An advertising expert says small businesses could potentially benefit from an advertising exchange to be launched later this year by Ninemsn and joint venture parent Microsoft.
The exchange, likely to be named the Microsoft Advertising Exchange, is the equivalent of a virtual stock exchange for buying and selling online advertising.
It could include Ninemsn advertising inventory, advertising from third party websites already selling advertising space through Ninemsn and advertising space on a range of Microsoft Advertising products including Microsoft Media, Hotmail and Windows Live.
Ninemsn chief executive Joe Pollard said more information will be made available later in the year, but confirmed that the company will represent third party inventory.
Advertising exchanges in the United States have marketed themselves as a way for internet publishers to boost the price at which they sell leftover advertising space by enabling advertising agencies and other buyers to bid for advertisements in a real-time, auction-style marketplace.
Paul Fisher, chief executive of the Interactive Advertising Bureau, says the advertising exchange concept emerged very quickly in the US and agencies in Australia are just starting to get in on the act.
“We’re starting to get a greater fragmentation (of the market), which creates both opportunities and challenges. I think that if small businesses have access to the exchange then yes, it would be (of benefit)” Fisher says.
“Possibly more businesses will have access to inventory or the buying process that they otherwise might not have but it comes down to what inventories are on these exchanges and who has access to them.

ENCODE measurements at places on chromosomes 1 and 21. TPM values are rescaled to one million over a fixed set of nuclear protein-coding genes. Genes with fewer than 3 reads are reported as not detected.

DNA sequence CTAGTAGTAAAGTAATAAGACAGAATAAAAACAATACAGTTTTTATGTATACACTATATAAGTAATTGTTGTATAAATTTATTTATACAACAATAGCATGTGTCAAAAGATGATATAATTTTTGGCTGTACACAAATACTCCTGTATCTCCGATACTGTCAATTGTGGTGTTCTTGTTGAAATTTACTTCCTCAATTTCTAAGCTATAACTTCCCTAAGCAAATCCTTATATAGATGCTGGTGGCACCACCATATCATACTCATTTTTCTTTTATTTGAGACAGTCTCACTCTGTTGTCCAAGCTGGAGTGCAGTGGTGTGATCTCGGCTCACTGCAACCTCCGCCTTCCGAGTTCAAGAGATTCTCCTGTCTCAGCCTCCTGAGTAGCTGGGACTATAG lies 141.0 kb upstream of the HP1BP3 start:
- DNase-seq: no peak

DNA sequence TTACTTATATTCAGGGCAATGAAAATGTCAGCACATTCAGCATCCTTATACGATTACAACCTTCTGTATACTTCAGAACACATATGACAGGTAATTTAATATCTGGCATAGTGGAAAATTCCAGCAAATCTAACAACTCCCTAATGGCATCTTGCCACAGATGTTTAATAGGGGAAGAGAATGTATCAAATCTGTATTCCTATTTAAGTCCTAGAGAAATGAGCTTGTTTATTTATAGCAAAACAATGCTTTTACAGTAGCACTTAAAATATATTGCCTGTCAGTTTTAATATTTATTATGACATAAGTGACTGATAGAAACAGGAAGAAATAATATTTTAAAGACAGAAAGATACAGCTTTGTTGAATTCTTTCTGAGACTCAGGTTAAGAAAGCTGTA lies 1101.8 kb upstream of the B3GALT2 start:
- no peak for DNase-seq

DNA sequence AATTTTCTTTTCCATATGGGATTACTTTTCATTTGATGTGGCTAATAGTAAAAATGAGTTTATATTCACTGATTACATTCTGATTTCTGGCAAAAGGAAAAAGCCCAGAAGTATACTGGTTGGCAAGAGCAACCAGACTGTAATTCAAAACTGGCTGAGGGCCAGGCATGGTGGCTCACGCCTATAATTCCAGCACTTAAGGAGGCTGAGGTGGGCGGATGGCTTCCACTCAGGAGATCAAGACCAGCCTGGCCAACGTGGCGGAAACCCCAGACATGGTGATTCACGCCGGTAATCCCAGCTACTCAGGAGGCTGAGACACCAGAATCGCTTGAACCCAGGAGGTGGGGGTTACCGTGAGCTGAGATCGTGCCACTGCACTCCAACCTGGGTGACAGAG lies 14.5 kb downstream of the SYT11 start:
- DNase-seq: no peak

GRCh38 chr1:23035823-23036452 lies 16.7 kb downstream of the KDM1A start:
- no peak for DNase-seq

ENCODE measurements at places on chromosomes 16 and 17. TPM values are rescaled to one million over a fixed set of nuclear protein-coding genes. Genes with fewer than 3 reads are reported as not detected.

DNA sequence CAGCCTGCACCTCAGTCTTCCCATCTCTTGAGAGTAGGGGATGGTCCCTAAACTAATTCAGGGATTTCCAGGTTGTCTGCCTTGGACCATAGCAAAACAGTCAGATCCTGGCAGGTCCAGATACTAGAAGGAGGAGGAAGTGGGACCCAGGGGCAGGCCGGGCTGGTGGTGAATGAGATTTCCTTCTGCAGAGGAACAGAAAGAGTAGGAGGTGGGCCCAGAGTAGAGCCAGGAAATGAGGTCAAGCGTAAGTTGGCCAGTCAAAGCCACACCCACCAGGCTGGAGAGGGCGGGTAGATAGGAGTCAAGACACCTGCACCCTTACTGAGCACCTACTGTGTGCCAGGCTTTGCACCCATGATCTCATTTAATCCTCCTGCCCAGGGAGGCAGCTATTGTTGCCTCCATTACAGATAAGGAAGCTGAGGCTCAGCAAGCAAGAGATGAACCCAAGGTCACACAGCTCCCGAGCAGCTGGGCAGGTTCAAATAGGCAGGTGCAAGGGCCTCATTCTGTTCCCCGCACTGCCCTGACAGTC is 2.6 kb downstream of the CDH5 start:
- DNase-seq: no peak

“In one sense it will create more opportunity for advertising and publishing networks. In another sense it will create greater fragmentation of the buying market.”
Fisher says the fact that the exchange will enable buyers to bid and buy on a real-time basis requires a new set of training and skill set developments across web publishers and media agencies.
“Ultimately businesses should be educating themselves on the buying of inventory and ask themselves how does it tie into achieving my marketing objectives?” Fisher asks.
“My advice to businesses – whatever their size – is to have a sound marketing strategy and a channel-planning strategy and execute that strategy in the most cost-effective way they can.”
Fisher’s top tips for businesses in relation to advertising exchanges:
- Treat it as a channel, not a silver bullet to your marketing problems. It is a mechanism for more efficiently building you media inventory – that’s all.
- Talk to exchange providers about how to interact with it. If you’re a business call the management team and ask for advice.
Fisher says it is important for business to remain level-headed about the new advertising exchange, describing it as just another piece of technology.
“It’s really providing a central marketplace for the buyer … it’s about simplification. It won’t help you launch a new shampoo or a new car or a credit card – unless it is part of a smart strategy,” he says.